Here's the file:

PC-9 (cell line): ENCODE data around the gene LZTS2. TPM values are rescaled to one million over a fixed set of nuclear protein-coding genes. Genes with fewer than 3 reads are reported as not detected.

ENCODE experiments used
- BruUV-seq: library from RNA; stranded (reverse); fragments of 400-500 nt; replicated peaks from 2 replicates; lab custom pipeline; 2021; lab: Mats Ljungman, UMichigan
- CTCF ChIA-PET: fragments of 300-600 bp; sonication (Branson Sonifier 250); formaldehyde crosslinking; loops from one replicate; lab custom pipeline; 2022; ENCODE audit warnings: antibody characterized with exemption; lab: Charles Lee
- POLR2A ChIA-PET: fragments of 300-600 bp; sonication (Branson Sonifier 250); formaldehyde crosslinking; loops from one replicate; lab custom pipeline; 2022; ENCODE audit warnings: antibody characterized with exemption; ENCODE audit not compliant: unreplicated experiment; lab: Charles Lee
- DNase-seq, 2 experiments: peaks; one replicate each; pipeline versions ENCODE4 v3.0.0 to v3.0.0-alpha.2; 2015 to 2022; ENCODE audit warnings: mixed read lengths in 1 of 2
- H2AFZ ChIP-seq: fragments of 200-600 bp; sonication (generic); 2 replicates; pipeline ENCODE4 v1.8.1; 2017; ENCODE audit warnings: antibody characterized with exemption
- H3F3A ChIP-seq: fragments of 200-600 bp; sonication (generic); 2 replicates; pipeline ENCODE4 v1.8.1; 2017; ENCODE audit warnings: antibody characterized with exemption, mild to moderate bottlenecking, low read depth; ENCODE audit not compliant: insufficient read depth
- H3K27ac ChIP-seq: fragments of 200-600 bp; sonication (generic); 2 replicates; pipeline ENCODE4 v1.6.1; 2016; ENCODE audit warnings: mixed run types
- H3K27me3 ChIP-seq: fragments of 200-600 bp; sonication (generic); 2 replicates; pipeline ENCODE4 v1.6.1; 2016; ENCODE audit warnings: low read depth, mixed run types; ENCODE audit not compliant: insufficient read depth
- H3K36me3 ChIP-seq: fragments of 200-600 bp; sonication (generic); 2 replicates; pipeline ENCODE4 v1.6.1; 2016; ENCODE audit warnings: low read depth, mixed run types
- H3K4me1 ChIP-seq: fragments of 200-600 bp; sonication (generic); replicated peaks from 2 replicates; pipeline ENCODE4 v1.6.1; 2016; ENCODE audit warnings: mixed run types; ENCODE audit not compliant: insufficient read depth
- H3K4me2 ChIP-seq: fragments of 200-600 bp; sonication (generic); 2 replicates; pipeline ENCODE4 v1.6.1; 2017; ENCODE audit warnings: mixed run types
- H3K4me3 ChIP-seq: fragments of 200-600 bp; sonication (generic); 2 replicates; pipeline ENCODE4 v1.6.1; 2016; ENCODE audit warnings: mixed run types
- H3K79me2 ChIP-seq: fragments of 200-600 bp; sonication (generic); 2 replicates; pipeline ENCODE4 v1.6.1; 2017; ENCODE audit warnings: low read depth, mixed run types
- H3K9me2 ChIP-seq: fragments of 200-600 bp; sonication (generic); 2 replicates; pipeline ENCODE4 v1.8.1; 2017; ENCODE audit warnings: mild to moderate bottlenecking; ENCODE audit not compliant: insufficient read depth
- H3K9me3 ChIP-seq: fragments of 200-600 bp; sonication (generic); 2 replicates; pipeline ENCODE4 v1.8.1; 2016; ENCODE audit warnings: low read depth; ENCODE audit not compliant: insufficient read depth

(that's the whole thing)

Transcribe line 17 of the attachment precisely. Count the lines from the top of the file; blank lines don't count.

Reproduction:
- H3K9me3 ChIP-seq: fragments of 200-600 bp; sonication (generic); 2 replicates; pipeline ENCODE4 v1.8.1; 2016; ENCODE audit warnings: low read depth; ENCODE audit not compliant: insufficient read depth